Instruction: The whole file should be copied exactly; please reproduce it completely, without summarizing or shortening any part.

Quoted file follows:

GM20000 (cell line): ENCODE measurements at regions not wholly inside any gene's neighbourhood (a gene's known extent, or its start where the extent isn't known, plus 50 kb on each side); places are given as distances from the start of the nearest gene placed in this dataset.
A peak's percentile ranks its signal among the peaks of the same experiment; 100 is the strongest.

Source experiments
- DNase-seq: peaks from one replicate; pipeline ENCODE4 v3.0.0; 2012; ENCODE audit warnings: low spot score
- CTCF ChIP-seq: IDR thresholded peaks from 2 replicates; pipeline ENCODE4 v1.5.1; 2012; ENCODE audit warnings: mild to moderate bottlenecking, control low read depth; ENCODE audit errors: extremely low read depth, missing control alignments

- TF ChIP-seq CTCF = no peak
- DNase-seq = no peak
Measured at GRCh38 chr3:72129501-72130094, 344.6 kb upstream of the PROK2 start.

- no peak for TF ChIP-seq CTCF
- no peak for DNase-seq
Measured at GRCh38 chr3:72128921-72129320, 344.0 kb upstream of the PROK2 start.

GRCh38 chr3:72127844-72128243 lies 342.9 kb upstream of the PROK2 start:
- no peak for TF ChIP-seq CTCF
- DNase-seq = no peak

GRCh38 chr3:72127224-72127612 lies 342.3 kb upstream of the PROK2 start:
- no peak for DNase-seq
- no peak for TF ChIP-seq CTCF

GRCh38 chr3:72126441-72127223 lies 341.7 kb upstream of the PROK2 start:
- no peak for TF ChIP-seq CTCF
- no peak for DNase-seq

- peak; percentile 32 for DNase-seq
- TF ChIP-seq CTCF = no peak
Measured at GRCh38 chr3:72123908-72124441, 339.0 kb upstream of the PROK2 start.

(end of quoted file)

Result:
GM20000 (cell line): ENCODE measurements at regions not wholly inside any gene's neighbourhood (a gene's known extent, or its start where the extent isn't known, plus 50 kb on each side); places are given as distances from the start of the nearest gene placed in this dataset.
A peak's percentile ranks its signal among the peaks of the same experiment; 100 is the strongest.

Source experiments
- DNase-seq: peaks from one replicate; pipeline ENCODE4 v3.0.0; 2012; ENCODE audit warnings: low spot score
- CTCF ChIP-seq: IDR thresholded peaks from 2 replicates; pipeline ENCODE4 v1.5.1; 2012; ENCODE audit warnings: mild to moderate bottlenecking, control low read depth; ENCODE audit errors: extremely low read depth, missing control alignments

- TF ChIP-seq CTCF = no peak
- DNase-seq = no peak
Measured at GRCh38 chr3:72129501-72130094, 344.6 kb upstream of the PROK2 start.

- no peak for TF ChIP-seq CTCF
- no peak for DNase-seq
Measured at GRCh38 chr3:72128921-72129320, 344.0 kb upstream of the PROK2 start.

GRCh38 chr3:72127844-72128243 lies 342.9 kb upstream of the PROK2 start:
- no peak for TF ChIP-seq CTCF
- DNase-seq = no peak

GRCh38 chr3:72127224-72127612 lies 342.3 kb upstream of the PROK2 start:
- no peak for DNase-seq
- no peak for TF ChIP-seq CTCF

GRCh38 chr3:72126441-72127223 lies 341.7 kb upstream of the PROK2 start:
- no peak for TF ChIP-seq CTCF
- no peak for DNase-seq

- peak; percentile 32 for DNase-seq
- TF ChIP-seq CTCF = no peak
Measured at GRCh38 chr3:72123908-72124441, 339.0 kb upstream of the PROK2 start.